Thursday, July 17, 2014

A Reluctant Orchardist

Misleading Green Hides Dry Ground
Cherry-less Cherry Tree
All That's Left Are the Pits
Profusion of Pears!
Apples, More Than Three!
What's This?
Blossoms of Mystery Shrub (May)
Quince or Deadly Fuzzy Pears?
Grass crunches beneath the soles of my borrowed shoes. It's easier to slip on Todd's tennies, and if it weren't so dry, I'd dare to go about in bare-footies. The green is deceptive--if you look close the grass is long but spare and dusty soil shows like a balding pate. The roots are brown and crisp.

It's not a drought; just dry. Yet tree branches give life to  leaves and fruit.

My garden is buried beneath weeds and random patches of tarragon and parsnip shoots. Who knew the late harvest that had frozen in the ground days before Thanksgiving would grow two-foot tall flowering stems? Not only am I now a neglectful gardener, I find that I'm a reluctant orchardist.

I cannot ignore the fruit surrounding me.

Raspberries I know. They have returned although the blackberries seem dormant or dead. An elderberry bush is loaded with blooms. It wasn't last summer. In fact, two more fruit bearing surprises are loaded--a small pear tree and a mystery fuzzy-fruit shrub.

The cherry tree was full of near-ripe Raniers before I left for Boise. Upon returning the only remains of cherries were pits in the driveway. Something feathered mobbed my tree.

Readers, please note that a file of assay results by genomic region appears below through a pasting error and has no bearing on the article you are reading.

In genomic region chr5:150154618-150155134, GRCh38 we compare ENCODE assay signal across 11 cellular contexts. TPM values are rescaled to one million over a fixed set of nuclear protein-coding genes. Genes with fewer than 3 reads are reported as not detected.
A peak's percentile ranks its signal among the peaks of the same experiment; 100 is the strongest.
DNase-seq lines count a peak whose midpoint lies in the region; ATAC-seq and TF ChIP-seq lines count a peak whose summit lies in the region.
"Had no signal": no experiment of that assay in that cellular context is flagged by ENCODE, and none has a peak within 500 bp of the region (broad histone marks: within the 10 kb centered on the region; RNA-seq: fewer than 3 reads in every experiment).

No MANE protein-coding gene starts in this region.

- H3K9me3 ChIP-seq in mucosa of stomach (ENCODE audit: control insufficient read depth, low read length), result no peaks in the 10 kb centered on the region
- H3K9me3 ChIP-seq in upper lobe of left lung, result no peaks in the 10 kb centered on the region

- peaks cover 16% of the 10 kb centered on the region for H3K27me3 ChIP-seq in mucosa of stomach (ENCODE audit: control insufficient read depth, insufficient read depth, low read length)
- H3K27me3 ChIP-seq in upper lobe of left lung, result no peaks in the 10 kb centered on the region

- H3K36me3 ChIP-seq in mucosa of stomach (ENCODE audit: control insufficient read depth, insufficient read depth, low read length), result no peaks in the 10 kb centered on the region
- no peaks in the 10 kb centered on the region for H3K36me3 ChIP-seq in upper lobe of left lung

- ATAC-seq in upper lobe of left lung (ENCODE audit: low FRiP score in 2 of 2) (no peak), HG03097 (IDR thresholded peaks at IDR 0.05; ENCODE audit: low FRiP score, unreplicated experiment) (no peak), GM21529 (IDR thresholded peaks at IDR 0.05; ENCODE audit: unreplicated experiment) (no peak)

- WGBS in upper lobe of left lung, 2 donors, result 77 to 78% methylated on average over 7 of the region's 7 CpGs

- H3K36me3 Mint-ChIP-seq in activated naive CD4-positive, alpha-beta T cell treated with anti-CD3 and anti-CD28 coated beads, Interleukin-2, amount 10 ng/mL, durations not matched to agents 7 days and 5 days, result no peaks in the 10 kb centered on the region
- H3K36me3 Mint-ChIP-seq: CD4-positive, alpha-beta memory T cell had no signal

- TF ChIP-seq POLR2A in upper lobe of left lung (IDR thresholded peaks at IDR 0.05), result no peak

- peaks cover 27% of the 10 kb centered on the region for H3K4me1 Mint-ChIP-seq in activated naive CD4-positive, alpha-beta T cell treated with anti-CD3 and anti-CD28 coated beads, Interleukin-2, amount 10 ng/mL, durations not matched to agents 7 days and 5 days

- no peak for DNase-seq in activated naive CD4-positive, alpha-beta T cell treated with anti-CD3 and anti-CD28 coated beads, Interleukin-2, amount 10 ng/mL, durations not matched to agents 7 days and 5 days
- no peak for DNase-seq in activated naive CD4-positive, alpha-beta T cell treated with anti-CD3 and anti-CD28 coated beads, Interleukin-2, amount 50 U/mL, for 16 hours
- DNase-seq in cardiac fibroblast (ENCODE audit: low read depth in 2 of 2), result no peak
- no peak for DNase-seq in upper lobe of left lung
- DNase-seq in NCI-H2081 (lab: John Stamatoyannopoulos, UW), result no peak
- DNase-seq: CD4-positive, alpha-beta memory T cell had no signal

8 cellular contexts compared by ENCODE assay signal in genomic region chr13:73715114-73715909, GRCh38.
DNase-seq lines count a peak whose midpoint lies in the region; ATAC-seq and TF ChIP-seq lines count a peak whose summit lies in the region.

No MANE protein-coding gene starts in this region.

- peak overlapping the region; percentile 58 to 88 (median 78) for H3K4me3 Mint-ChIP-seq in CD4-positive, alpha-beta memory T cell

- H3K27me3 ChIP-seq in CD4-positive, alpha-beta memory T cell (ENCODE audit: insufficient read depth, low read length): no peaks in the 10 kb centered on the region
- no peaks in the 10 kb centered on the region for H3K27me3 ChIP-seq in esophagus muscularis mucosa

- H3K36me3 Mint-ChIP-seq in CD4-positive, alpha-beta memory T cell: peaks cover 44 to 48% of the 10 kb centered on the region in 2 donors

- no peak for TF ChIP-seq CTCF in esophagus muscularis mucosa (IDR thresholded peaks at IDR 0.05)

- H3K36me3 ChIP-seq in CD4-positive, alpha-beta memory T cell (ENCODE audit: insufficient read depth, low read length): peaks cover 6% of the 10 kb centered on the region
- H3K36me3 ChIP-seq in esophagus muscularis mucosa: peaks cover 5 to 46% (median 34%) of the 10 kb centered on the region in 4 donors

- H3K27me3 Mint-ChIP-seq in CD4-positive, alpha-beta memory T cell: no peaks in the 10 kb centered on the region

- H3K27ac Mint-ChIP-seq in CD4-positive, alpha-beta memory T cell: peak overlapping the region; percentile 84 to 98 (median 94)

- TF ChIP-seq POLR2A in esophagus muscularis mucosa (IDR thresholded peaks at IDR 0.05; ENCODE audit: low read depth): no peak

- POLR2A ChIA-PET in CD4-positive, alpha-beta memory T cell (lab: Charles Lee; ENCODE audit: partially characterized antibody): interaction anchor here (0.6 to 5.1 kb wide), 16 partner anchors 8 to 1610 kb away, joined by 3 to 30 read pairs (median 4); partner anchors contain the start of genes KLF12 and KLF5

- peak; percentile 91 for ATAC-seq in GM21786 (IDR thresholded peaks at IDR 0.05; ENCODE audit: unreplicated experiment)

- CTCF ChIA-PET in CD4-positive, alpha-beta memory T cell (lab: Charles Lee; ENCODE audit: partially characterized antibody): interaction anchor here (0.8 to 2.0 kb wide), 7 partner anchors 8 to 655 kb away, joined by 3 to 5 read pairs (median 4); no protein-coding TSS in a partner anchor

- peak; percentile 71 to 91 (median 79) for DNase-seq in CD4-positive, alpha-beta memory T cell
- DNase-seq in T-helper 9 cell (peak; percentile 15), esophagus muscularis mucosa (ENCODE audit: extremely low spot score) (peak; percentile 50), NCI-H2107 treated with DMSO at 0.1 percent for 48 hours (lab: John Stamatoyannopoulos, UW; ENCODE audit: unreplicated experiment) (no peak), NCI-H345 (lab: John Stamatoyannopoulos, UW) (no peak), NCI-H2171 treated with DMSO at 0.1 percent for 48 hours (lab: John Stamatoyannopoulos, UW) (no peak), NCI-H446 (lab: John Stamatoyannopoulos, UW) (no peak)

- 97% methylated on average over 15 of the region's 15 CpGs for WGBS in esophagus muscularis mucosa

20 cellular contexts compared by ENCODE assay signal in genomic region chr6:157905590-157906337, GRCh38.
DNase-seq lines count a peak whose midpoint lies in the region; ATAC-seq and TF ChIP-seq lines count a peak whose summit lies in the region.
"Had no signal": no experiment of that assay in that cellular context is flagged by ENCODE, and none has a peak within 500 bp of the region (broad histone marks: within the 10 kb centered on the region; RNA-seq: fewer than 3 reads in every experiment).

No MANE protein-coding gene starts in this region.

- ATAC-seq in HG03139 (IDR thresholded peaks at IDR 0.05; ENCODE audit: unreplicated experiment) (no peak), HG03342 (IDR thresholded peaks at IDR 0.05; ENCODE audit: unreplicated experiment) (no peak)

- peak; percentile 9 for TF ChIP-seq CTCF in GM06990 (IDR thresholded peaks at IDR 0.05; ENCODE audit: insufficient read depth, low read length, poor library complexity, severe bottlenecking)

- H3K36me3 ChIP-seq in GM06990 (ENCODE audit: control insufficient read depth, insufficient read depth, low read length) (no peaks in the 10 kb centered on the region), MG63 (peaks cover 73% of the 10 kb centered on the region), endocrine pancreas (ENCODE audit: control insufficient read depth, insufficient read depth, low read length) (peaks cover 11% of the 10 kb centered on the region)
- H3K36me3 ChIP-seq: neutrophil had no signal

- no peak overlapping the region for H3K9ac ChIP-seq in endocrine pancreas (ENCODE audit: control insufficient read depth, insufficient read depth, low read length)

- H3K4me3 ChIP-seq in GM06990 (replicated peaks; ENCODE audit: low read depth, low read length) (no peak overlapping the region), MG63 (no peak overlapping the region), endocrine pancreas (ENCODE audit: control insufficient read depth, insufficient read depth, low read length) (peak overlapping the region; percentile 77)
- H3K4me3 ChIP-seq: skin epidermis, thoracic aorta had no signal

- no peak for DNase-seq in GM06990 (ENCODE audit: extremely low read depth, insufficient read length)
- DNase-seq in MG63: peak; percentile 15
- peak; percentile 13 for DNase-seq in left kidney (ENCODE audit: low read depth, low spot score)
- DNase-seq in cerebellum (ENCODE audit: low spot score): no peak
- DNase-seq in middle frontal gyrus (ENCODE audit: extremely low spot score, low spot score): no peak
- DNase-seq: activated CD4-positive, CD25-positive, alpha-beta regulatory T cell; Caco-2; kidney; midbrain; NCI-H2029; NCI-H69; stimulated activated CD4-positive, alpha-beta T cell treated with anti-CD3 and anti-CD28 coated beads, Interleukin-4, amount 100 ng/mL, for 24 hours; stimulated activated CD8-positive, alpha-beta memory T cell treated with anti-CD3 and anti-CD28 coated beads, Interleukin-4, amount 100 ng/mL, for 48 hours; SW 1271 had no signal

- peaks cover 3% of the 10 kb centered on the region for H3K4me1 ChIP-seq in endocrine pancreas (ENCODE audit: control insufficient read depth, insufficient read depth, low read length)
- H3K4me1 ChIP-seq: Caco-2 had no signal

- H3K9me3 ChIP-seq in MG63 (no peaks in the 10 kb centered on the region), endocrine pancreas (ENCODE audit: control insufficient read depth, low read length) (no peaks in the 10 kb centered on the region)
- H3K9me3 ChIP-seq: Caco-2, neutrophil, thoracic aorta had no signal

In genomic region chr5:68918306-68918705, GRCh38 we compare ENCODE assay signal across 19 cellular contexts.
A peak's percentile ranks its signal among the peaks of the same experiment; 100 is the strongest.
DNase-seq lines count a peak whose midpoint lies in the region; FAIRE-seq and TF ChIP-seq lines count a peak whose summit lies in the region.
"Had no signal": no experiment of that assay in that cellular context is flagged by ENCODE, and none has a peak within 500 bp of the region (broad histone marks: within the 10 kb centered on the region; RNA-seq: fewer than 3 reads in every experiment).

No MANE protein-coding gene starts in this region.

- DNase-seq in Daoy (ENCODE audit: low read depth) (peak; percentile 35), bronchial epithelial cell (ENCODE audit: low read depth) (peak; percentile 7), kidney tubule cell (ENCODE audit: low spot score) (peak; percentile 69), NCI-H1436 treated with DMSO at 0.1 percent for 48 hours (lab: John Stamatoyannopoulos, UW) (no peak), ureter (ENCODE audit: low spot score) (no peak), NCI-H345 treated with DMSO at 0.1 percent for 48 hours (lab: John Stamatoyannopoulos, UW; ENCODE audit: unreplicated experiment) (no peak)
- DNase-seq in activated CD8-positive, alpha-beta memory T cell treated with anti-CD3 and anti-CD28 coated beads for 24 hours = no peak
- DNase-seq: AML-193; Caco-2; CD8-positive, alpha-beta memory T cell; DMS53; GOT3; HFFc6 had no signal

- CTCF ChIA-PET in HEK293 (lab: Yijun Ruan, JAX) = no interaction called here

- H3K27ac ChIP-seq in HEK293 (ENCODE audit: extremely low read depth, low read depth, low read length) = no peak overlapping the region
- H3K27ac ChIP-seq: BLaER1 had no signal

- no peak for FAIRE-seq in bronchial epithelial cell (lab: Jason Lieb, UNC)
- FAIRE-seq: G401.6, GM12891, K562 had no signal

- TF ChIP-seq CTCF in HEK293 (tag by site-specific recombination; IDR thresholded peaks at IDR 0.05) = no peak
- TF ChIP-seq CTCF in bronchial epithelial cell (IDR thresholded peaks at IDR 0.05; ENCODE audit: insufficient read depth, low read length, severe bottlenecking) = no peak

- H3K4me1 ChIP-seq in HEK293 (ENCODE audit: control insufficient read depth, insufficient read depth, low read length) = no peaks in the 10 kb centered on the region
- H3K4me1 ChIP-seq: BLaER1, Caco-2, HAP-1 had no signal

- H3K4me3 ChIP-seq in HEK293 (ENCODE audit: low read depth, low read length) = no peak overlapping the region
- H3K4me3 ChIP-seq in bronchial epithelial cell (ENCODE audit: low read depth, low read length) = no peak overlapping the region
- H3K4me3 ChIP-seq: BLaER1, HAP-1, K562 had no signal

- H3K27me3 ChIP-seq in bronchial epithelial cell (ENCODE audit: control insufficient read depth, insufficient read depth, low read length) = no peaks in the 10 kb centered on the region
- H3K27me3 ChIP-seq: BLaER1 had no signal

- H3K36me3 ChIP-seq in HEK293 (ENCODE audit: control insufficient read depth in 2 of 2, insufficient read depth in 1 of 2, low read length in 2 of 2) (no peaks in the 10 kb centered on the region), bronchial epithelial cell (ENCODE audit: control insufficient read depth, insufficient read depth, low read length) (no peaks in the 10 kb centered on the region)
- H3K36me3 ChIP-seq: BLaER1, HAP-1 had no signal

The old apple tree which the mares like to seek shade under has more than the three apples it produced last year. Maybe it felt inspired after my excitement over those three apples. Another small tree is bearing apples, too. But the two crab-apples are void of fruit.

I have no idea what I'm doing. Though I have ancestors who were celebrated early California orchardists, I know nothing of fruit trees. I feel like an expectant parent shuffling through drawers in search of a baby manual. These trees are alive and I don't want to kill them.

And I don't want to eat something toxic, either, getting back to the mystery fruit. This spring it had the most delightful pink-striped, pointed blossoms that unfurled. The shrub is in the horse pasture and it neither flowered nor fruited last year. When I spotted fruit Todd said it was a berry.

That, coming from a man who needs readers. Upon closer inspection, I discovered what looks like fuzzy pears. Searching the internet for answers to my clues, I think it's a quince bush.
Time will tell.

In the meantime, I'll worry over my new charges until I get some solid orchardist info from the county extension. Vintners say the best wines come from grapes that suffer. Maybe the dry summer will produce sweet fruit.

If I do have quince, I'm excited to try this hard, sour fall fruit. I search for ideas online and I'll scour my old cookbooks for recipes.

What to Do With Quince:
  1. Loaded with pectin, quince is the perfect jelly-making fruit. The French make a hard gelled block and slice it with cheese. Ummm, I like cheese..
  2. Several recipes suggest pairing it with lemons or oranges to make a tart marmalade.
  3. Quince jelly is pale and perfect for a scone.
  4. Add one quince to an apple pie for a sultry new flavor.
  5. Some recipes add quince to sweet potatoes and maple syrup. A new Thanksgiving recipe perhaps?

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